I've been really fucking boring with my training. Laps of the local lake. Running next to the dual carriageway. But deep down I LOVE this sort of structure and discipline for a time. About 4 weeks out, I really started to feel my excitement building.

With a few months consistent training under my belt, and 3 weeks to race day, I pulled off a fantastic half marathon performance. Everything went as I set out -  on the day the weather was hotter than planned so I adjusted some timings a little.

Initial plan:

3 miles @ 4:35/km
3 miles@ 4.30 / km
3 miles @ 4.25 / km
final mile @ 4:20 / km

With the weather forecast a a toasty mid 20s I decided after the first kilometre to adjust this to:

4 miles @ 4:35/ km
4 miles @ 4:30/km
4 miles @4:25/km
final mile hold on for dear life

I went to Hannover with my friend Lyndon, who was carrying an injury and he was keen to follow my plan. We had a nice meal the night before and were suitably prepared.

We ran together, chatting at times. He stuck with me until mile 8, where we parted company. Slowly I pulled away, I missed the 4:25 pace slightly and really hurt the last mile, the heat was reasonably tough and I crossed the line with a PB of 1:35 and a fantastic negative split and progression run.

I was very please with this - a 4th place in my age category in a large international field (32nd woman of close to 3000!). I went home feeling confident and started flirting with the idea of time goals which Robbie and I discussed.

I had two goals in mind. 3:21 - because it's a good number and 3.15 which was my initial A goal that would get me a champs place for next year. Being honest with myself, 3:15 was a big ask, so I kept that in the back of my head with 3:21 as my main target.

I stopped the smokes a week before the race and focussed on getting some good sleep, keeping my stress down, which for various personal reasons didn't happen.

Race week was filled with the usual maranoia - niggles that weren't there, weird dreams. Is that a sore throat? Urgh, I feel sick - shit, am I pregnant? All madness. Get. A. Grip.

By Thursday, I was literally bouncing in my chair at work, grinning constantly. On Friday, my legs felt like they had an electric current running through them. I had heard of this but never experienced it. I met Doug at expo to get our numbers - he was running dressed as an Emoji poo for a great cause, Bowel Cancer awareness. We had a chilled evening and bit of a lie in.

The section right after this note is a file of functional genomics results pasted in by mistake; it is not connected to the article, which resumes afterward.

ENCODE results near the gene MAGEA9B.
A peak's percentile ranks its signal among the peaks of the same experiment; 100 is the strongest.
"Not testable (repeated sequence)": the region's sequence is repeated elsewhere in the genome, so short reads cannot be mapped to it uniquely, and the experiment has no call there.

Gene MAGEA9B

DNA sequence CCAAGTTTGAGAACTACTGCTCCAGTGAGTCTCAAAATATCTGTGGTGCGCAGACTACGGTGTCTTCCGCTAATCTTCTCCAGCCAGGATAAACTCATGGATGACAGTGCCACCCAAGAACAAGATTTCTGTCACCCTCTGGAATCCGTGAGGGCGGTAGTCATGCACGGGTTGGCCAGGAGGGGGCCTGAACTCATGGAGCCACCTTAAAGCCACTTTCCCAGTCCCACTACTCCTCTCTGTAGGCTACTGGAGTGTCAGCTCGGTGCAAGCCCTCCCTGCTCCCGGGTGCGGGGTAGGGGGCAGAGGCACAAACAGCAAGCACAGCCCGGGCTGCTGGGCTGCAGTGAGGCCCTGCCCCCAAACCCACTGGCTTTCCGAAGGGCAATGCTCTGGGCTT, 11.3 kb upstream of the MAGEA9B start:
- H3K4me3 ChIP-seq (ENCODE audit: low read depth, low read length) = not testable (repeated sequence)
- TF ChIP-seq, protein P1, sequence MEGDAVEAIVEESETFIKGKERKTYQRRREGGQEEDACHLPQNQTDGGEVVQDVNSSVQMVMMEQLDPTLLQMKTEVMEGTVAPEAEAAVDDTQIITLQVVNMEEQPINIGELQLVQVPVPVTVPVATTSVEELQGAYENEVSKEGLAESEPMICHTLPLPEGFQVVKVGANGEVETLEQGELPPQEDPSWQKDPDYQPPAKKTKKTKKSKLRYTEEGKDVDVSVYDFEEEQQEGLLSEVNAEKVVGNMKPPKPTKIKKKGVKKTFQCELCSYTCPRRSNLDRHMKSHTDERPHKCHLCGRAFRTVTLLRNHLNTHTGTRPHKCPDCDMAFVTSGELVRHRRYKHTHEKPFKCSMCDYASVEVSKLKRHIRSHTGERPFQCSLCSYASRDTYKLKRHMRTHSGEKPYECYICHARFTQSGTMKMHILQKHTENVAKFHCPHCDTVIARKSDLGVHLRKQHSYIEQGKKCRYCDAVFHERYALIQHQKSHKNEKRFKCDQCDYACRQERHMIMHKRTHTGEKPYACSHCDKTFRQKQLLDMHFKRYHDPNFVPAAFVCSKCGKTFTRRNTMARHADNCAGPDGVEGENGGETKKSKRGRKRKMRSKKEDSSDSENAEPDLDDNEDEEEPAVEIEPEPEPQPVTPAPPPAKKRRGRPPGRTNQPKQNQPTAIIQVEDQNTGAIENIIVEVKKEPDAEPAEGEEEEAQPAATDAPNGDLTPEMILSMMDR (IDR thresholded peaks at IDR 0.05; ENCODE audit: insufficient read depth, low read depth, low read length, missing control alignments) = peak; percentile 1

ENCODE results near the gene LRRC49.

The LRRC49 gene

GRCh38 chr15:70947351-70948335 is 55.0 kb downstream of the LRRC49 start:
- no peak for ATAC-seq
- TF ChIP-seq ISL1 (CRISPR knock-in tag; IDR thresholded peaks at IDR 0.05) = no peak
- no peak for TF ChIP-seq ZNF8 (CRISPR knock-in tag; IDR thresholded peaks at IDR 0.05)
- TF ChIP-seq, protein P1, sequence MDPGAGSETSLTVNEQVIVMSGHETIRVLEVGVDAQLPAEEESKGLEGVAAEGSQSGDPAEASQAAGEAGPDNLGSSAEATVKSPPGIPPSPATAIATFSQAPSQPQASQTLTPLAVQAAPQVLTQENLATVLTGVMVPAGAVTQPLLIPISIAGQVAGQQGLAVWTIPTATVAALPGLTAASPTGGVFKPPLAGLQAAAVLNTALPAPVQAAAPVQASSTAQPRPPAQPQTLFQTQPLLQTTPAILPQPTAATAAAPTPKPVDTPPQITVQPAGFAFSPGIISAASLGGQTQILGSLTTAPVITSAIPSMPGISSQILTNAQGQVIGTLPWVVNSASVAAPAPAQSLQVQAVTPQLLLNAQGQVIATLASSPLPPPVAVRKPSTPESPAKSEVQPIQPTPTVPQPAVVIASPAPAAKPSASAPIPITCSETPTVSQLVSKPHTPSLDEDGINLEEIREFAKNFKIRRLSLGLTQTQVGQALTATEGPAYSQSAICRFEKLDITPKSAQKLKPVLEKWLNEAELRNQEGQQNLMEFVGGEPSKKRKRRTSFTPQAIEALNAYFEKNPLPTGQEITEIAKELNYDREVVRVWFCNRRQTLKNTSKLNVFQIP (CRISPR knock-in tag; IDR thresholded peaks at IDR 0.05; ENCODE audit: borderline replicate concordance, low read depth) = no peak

I spent Saturday hydrating and met a friend for a beer then another for a coffee in London then Ellen (my number one fan) and John came up and joined us for the evening for a pint and a pizza and we all stayed with Doug.

Ellen has travelled to America, Spain, the lake district and others to support me at events and I love having her around. She's such a positive force of nature and life would be a sad existence without her.

Early night, alarms set, race day was here!!!!

I bounced out of bed like Tigger and made porridge - I was half way through before I raised my concerns that it tasted stale. I went to the kitchen to check the packaging - sure enough it was out of date. So I left the rest. Doug sadly had eaten all his. Ellen didn't even start hers. I packed some immodium for us in case.

Dressed and ready to go, some pre race pics and hugs and Doug and I headed off to Greenwich.

The trip was hilarious. People asking for selfies with the walking turd.

At Maze Hill we parted company for our respective start points.

The weather was pretty much perfect - a little windier than I had expected, but a cool 10 degrees or so - much different to last years 26 degrees.

I found a discarded poncho to wear once I'd handed in my drop bag and coat to keep warm for the next 20 mins. Some groovy tunes playing to make me dance to keep warm.

All too soon we were moved into the starting pens, held there for 10 mins, quick pee in someone's garden (sorry!) and then not long later the count down begun!

5....4.....3.....2....1.... Good luck everyone! Enjoy!

It took 90 secs to get through the start, even in the 2nd pen of the small green start, but it flowed well.

Earlier that morning I'd read an article Robbie wrote about pacing, holding back, the net descent in the first 4 miles of the course. All this in mind, I got to my target pace of 4:40 and stayed there. My legs wanted to go faster, but I wouldn't let them. I knew they could go faster but I wouldn't let them - how very boring and unlike me not to go off like a bat out of hell! Enjoy the easy pace, I kept telling myself. The race starts later. My goal was to build on this and get a negative split..... the dream for any runner.

My pace felt so controlled. I felt calm. I was enjoying the crowds. the silly fancy dress costumes. The man running in a tent that was taking off in the wind - he was ahead of me!! Thinking nothing more than this being a 3 or so hour run... I'm not racing yet.